String chkSum = evtObject.get("chksum").getAsString();
            if(generatedChkSum.equals(chkSum))
                System.out.println("Checksum validation successful");
            else
                System.out.println("Checksum validation failed");
        } catch (Exception e) {
            e.printStackTrace();
        }
    }

The IBM Watson IoT Platform REST API expects a JSON structure in the message and persists it in a Cloudant database. It will not parse (and hence store) a fully encrypted message that is not in JSON format. Therefore, the binary encrypted data in the payload must be encoded because Watson IoT Platform will try to interpret the JSON. It’s not a valid JSON string if it is not encoded.

A good practice is to encrypt the payload and put it inside a JSON structure. In this case, the other fields of the JSON message can include checksum and time stamp.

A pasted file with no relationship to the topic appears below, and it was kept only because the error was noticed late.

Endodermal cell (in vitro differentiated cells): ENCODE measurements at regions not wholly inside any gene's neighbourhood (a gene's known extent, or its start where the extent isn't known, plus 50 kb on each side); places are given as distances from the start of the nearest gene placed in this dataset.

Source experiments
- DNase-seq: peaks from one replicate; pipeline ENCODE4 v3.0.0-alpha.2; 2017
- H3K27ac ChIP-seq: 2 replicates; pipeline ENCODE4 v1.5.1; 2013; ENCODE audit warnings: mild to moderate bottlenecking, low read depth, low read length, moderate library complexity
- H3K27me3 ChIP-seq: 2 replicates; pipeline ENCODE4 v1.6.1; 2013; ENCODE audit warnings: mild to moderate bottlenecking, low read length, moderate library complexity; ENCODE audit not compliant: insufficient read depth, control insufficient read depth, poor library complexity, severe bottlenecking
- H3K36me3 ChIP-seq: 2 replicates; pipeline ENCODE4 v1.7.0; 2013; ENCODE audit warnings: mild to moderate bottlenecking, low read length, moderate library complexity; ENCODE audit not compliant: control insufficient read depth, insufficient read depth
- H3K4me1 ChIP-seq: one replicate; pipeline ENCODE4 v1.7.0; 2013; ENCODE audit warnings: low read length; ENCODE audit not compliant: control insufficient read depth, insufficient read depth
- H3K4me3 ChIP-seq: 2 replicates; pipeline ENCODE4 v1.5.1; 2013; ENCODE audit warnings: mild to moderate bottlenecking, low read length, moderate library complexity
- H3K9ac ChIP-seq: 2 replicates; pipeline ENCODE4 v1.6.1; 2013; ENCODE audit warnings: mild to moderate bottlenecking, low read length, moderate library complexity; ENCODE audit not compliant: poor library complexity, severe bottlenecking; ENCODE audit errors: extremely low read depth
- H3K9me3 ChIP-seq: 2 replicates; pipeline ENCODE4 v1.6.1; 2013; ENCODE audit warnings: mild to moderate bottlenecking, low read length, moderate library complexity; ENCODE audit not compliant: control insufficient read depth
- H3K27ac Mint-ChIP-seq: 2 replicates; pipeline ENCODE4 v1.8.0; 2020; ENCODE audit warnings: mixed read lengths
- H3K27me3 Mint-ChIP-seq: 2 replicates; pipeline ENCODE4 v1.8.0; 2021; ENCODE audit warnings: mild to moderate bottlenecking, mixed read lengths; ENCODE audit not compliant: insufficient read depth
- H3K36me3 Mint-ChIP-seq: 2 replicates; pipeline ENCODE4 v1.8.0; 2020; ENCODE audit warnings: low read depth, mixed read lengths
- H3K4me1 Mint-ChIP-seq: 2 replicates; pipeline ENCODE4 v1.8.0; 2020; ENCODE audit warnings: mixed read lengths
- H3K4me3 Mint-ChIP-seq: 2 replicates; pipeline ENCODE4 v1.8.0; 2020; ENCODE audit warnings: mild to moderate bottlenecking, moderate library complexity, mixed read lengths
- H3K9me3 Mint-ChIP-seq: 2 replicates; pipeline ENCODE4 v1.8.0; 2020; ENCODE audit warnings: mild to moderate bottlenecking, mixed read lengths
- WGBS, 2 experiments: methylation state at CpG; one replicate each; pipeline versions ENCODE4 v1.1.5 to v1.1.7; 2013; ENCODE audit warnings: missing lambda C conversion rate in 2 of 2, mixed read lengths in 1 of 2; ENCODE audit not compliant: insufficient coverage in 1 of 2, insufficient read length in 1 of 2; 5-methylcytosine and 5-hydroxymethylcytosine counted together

Conclusion

This article, Part 2 of a three-part series, focused on securing the data exchanged between IoT devices and the MQTT broker. It also described how the IBM Watson IoT Platform REST API supports added levels of security between the application layer and the MQTT broker by securing the APIs that are used to manage devices and access device data.

The authors recommend that you use TLS for applications that deal with personal and sensitive data, such as patient records or vehicle data. In cases where the underlying network does not support TLS, or an extra level of security is required, consider payload encryption to ensure that device data is not transferred without any security. However, you need to remember that performance will decrease when you implement security mechanisms like encryption and checksum.